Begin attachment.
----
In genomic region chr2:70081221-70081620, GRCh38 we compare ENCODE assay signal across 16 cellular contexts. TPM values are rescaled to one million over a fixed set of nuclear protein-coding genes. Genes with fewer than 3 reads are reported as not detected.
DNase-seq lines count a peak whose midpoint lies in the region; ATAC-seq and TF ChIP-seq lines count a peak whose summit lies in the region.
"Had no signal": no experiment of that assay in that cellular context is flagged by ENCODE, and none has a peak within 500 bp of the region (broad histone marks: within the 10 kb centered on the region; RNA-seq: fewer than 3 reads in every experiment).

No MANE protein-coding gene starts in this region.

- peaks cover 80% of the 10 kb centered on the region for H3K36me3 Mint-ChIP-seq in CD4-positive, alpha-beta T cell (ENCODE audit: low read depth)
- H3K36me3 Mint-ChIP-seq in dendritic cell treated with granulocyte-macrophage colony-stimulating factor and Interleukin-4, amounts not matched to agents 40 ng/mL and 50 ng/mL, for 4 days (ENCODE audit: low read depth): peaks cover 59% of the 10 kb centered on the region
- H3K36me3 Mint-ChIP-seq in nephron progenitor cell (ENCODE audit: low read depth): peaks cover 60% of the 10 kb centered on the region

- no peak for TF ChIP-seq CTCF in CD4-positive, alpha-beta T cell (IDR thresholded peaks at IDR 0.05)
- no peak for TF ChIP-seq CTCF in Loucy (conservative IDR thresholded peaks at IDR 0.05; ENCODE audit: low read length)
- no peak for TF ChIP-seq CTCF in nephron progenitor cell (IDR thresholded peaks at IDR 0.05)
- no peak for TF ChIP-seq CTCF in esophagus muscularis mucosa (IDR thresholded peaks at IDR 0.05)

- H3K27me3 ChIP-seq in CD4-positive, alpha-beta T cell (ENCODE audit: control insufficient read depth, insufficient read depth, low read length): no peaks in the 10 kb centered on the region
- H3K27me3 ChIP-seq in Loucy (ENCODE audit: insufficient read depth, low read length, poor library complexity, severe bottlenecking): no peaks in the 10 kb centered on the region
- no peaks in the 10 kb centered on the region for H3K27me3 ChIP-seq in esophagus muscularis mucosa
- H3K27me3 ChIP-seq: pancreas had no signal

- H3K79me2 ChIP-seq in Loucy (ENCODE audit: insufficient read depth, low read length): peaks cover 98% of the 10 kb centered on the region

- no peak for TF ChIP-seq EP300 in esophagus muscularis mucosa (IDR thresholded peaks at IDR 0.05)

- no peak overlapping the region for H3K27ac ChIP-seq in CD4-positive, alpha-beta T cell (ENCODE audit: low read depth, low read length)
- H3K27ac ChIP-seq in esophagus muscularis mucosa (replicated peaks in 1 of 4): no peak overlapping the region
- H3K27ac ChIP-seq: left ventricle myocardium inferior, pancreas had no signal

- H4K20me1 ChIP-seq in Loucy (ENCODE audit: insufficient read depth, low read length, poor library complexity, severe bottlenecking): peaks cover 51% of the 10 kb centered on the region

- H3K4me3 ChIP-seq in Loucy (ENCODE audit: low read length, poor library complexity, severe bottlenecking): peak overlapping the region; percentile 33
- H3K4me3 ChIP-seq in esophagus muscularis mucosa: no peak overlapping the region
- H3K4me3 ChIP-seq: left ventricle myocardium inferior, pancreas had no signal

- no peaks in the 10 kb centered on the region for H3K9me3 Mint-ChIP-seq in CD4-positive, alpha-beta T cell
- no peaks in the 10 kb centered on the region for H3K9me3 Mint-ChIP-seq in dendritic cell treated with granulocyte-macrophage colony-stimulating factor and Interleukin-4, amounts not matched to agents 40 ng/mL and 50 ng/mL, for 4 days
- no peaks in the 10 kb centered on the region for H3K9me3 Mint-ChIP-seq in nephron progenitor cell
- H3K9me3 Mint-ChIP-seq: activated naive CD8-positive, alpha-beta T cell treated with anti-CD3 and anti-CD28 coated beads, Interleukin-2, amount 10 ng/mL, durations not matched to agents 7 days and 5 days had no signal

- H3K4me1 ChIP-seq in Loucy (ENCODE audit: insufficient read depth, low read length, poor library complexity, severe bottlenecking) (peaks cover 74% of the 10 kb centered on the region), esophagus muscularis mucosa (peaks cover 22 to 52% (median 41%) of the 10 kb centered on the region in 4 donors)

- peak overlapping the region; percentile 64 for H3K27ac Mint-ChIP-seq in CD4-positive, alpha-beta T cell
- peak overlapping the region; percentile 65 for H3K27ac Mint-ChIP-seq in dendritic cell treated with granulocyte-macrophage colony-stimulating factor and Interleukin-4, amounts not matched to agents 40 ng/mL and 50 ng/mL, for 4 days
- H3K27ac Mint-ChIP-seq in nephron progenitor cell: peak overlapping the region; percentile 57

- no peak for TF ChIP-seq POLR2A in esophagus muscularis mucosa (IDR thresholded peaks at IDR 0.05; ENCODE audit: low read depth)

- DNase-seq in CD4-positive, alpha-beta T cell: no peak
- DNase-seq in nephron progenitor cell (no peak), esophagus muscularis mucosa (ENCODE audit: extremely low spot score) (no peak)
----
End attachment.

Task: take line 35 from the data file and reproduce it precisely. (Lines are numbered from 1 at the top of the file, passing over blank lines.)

- DNase-seq in nephron progenitor cell (no peak), esophagus muscularis mucosa (ENCODE audit: extremely low spot score) (no peak)